Our group is interested in unravelling the mechanisms behind lipid-mediated signalling events. Certain lipid species, especially ones belonging to the biologically active sphingolipids, are powerful signalling molecules involved in many central processes. Therefore, cells must exert tight control over signalling lipid levels. One control checkpoint is the lysosome; an organelle responsible for the breakdown of cellular material such as proteins, nucleic acid, carbohydrates and lipids. Specifically, many sphingolipid degrading enzymes are localized in the lysosome and any malfunction in this catabolic cascade leads to devastating pathologies. As many mechanisms of lysosomal lipid homeostasis are still unknown, we are interested in studying the lysosome in general and its role in lipid-mediated signalling in particular.
For example, we are pursuing the following questions:
I. What are the protein effectors of signalling lipids?
We have recently developed novel chemical biology tools which allow the identification of protein interactors of single lipid species and plan to further develop this technology. Applied to disease-relevant lipids such as sphingosine, we hope to gain insight into the mechanisms of lipid-mediated signalling and potentially identify new avenues for treatment.
II. How is lipid transport organized?
It is still unclear how the removal or reuse of the breakdown products upon degradation of complex lipids by lysosomal catabolic enzymes is coordinated. By directly visualizing lipid transport from the lysosome, we aim to uncover the mechanisms responsible for establishing and maintaining routes for lysosomal lipid export.
To achieve these goals, we develop and employ novel chemical biology tools complemented with cell biology studies in mammalian cells. Using lysosomal storage diseases as models, we aim to uncover novel pathways and to advance the concept of the lysosome as a signalling hub.
Höglinger D, Burgoyne T, Sanchez-Heras E, Hartwig P, Colaco A, Newton J, Futter C, Spiegel S, Platt F, Eden E. (2019). NPC1 regulates ER contacts with endocytic organelles to mediate cholesterol egress. Nat Commun, 10(1):4276, doi: 10.1038/s41467-019-12152-2.
Höglinger D. (2019) Bi- and Trifunctional Lipids for Visualization of Sphingolipid Dynamics within the Cell. Methods Mol Biol, 1949:95-103, doi: 10.1007/978-1-4939-9136-5_8.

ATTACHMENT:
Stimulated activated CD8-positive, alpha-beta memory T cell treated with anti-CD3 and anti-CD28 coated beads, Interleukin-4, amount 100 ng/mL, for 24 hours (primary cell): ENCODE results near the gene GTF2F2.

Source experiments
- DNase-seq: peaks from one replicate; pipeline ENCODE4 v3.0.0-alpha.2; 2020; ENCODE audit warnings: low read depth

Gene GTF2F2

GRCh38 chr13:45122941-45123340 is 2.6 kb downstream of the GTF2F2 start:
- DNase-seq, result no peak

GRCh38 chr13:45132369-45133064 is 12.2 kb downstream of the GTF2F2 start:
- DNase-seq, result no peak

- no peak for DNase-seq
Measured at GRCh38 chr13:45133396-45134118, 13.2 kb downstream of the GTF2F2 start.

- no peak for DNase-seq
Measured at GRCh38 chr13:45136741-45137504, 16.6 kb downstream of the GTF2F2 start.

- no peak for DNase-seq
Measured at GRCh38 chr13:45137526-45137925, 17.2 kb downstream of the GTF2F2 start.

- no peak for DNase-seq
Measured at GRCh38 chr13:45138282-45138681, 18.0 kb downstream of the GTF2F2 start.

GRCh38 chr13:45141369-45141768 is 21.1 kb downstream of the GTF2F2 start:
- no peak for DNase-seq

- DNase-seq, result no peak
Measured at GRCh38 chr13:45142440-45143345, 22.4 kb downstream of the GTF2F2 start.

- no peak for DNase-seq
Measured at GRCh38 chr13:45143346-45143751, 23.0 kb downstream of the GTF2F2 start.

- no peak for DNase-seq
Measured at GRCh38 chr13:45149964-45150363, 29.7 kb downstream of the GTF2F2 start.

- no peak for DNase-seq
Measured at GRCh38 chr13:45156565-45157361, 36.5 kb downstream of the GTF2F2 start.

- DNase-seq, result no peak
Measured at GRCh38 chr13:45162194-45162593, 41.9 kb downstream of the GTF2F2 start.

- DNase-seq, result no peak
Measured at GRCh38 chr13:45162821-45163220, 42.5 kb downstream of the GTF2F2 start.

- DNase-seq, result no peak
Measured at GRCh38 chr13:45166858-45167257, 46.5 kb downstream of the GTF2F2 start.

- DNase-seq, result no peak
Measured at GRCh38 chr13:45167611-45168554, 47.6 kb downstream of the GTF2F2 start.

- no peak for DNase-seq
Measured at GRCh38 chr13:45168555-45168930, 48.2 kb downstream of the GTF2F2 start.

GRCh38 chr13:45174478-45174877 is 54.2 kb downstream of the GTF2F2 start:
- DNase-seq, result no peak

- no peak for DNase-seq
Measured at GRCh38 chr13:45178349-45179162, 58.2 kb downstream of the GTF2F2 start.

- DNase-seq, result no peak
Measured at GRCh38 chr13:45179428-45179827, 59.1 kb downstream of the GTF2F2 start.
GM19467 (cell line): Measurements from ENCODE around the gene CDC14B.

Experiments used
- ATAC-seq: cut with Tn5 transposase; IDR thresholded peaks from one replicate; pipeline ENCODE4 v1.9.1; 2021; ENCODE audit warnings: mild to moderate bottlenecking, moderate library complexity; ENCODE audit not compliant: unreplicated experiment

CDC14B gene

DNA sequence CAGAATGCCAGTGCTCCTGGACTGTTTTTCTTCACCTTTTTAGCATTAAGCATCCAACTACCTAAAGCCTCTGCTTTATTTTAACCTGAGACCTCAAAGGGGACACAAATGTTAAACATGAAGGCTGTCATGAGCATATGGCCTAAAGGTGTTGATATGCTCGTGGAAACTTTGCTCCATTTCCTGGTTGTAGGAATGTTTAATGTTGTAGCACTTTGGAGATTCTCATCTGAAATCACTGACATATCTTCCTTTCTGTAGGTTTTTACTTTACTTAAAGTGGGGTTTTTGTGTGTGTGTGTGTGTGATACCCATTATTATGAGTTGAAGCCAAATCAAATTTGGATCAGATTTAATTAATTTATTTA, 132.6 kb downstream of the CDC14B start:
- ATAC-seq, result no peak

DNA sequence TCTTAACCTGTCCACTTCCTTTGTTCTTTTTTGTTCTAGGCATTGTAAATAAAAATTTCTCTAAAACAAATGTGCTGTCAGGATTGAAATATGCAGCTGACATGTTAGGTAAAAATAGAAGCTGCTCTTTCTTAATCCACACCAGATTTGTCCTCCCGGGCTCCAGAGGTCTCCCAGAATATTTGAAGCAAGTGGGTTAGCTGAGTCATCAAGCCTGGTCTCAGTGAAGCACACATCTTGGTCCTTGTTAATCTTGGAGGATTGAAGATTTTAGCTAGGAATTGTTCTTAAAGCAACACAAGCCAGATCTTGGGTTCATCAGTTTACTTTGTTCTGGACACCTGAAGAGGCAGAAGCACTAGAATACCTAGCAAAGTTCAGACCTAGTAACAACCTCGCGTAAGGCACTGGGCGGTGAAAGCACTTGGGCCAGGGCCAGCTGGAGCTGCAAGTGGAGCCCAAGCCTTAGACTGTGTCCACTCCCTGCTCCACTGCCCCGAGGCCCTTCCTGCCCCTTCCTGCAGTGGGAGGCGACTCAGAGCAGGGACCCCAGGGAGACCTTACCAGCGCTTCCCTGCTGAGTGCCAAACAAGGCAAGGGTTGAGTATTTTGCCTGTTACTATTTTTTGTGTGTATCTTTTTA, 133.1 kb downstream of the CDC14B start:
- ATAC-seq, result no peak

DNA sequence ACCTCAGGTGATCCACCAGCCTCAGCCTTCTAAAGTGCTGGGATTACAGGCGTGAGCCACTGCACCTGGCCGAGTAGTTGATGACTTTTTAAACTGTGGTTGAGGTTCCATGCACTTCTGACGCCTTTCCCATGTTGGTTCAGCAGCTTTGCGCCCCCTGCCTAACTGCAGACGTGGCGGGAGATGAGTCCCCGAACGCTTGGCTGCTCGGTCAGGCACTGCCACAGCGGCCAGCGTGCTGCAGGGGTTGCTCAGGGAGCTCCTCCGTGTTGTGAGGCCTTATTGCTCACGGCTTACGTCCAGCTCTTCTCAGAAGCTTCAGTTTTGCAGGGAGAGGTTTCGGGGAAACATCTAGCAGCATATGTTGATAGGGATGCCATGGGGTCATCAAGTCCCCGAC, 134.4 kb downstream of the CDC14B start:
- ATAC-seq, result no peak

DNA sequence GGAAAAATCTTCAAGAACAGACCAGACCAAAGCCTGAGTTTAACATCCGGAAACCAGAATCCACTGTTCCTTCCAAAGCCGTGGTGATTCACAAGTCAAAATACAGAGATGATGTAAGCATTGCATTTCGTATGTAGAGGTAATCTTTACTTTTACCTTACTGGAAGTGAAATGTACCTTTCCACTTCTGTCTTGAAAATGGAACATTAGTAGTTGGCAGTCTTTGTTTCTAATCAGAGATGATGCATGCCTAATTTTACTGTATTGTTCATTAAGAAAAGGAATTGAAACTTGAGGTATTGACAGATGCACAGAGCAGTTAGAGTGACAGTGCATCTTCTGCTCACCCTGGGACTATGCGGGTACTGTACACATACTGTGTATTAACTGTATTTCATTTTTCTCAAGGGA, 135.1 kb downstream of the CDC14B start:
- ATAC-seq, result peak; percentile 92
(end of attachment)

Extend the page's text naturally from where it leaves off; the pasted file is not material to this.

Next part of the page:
Wagner N, Stephan M, Höglinger D, Nadler A. (2018) A click cage: Organelle-specific uncaging of lipid mes-sengers. Angew Chem Int Ed Engl, 57: 1-6, doi: 10.1002/anie.201807497
Höglinger D, Nadler A, Haberkant P, Kirkpatrick J, Schifferer M, Stein F, Hauke S, Porter FD, Schultz C. Trifunctional lipid probes for comprehensive studies of single lipid species in living cells.
PNAS 2017; 114; 7; 1566-1571; doi: 10.1073/pnas.1611096114
Fineran P, Lloyd-Evans E, Lack NA, Platt N, Davis LC, Morgan AJ, Höglinger D, Tatituri RV, Clark S, Williams IM, Tynan P, Al Eisa N, Nazarova E, Willians A, Galione A, Ory DS, Besra GS, Russell DG, Brenner MB, Sim E, Platt FM. Pathogenic mycobacteria achieve cellular persistence by inhibiting the Niemann-Pick Type C disease cellular pathway
. Wellcome Open Res 2016; 1;18; doi: 10.12688/wellcomeopenres.10036.1.
Haberkant P, Stein F, Höglinger D, Gerl MJ, Brügger B, Van Veldhoven PP, Krijgsveld J, Gavin AC, Schultz C. Bifunctional sphingosine for cell-based analysis of proteins-sphingolipid interactions
. ACS Chem Biol 2016; 11; 222-230
Höglinger D, Haberkant P, Aguilera-Romero A, Riezman H, Porter FD, Platt FM, Galione A, Schultz C. Intracellular sphingosine releases calcium from lysosomes
. ELife 2015
; doi: 10.7554/eLife.10616
Höglinger D, Nadler A, Schultz C. Caged lipids as tools for investigating cellular signaling
. Biochim Biophys Acta 2014; 1841; 1085-1096